Sales tax reporting question for 501c3

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I volunteer as bookkeeper for a very small 501c3 non profit in Virginia. I'm trying to decide if we should - or must - collect and report sales tax on the very small amount of stuff we sell to raise money. Would like some advice from professionals.

We're based in Virginia and I did look up the VA sales and use tax requirements and it doesn't look like there are any exemptions that we qualify for. We should register and start collecting/reporting, I think. But here's the "kink": we only sell merchandise (pet products) in very small amounts at fairs and social events a couple times a year. Our in-state sales are around $300/year. I don't know if that's worth the hassle.

But here is another rub: we also go to similar events in other states: Massachusetts, Tennessee, North Carolina, Texas. I don't know if it's worth the hassle to register with those states to collect and remit sales taxes for sales revenue less than $150/year in each state.

At the same time I want to be legal so that we don't get in trouble. Advice or opinions?
 
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Sorry for the very late reply to this. I read the info at your link. It's just information for VA, which is partly helpful.

Given the recent push by the state governments to get sales tax for online sales, I'm a bit leery about what we are doing for our event sales in other states. Are we really expected (legally) to register with every state now, either to record our exemption status or to start filing for tax collection/remittance? That's quite a lot of work for small organizations to deal with.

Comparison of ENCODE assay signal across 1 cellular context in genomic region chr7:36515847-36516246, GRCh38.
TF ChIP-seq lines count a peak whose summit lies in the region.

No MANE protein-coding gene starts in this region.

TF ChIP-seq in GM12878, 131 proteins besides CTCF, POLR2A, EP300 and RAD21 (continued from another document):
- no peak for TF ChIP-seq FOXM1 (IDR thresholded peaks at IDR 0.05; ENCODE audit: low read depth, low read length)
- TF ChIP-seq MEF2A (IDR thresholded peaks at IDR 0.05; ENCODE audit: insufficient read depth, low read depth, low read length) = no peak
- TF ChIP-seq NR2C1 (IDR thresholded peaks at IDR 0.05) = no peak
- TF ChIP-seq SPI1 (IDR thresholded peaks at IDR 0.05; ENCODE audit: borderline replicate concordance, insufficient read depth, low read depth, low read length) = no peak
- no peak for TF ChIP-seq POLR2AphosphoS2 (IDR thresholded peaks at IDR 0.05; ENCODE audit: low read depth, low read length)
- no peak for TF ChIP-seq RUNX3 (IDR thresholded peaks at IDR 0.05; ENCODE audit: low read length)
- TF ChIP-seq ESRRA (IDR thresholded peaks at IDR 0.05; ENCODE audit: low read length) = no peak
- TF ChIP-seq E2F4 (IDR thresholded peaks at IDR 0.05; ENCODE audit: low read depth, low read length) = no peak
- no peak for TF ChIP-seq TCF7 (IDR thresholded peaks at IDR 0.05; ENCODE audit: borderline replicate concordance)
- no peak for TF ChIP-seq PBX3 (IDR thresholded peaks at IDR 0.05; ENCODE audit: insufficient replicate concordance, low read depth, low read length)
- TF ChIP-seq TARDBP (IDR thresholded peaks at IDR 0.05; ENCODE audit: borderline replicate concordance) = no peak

I keep going back and forth between wanting to adhere to the letter of the law and just being overwhelmed by it. Even if we do tax just for our home state and ignore the rest, I think I'd have to keep track of which state each sale was made in so that I don't remit tax to Virginia for sales that happened in Tennessee, for example. We also now have an online store via the SquareUp site, which opens us up to all 50 states. (For now, they are thinking about adding support for Canadian sales in the future.) Am I over-thinking it?

(BTW, I'm on our board, but have been discussing it with them. We are a very small organization with four people on our board, no paid staff and all volunteers.)
 

kirby

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You are experiencing "analysis paralysis". If you tried to comply with every single local, state, and federal law you'd forever be doing the research as there are just too many laws and some conflict with each other. I really doubt you are going to the big house over the approximately $18 bucks sales tax in VA on $300 in sales. Make a decision on this and go forward.
 

Samir

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I owned an auto parts distribution company that faced a similar issue in our state. Each county and municipality had its own tax as well as its own license. So there were literally 10,000 tax forms and licenses to obtain to do business in the state! Too much for a small business with just two people.

Luckily, we had a decent system which collected taxes for each county and municipality. And once we remitted it, we were okay. It was just a pain to have to file zero returns every month that we didn't sell anything taxable to that county/municipality.

It took a large spreadsheet and about 48hrs to figure everything out and file everything the first time. By the time we got out of the business, I could file over 40 returns in less than 45mins. :)

Just talk to the auditing department of each state and see what their policy would be during an audit. Then you know what you're up against. And then make a decision. $300 isn't much to lose sleep over.
 

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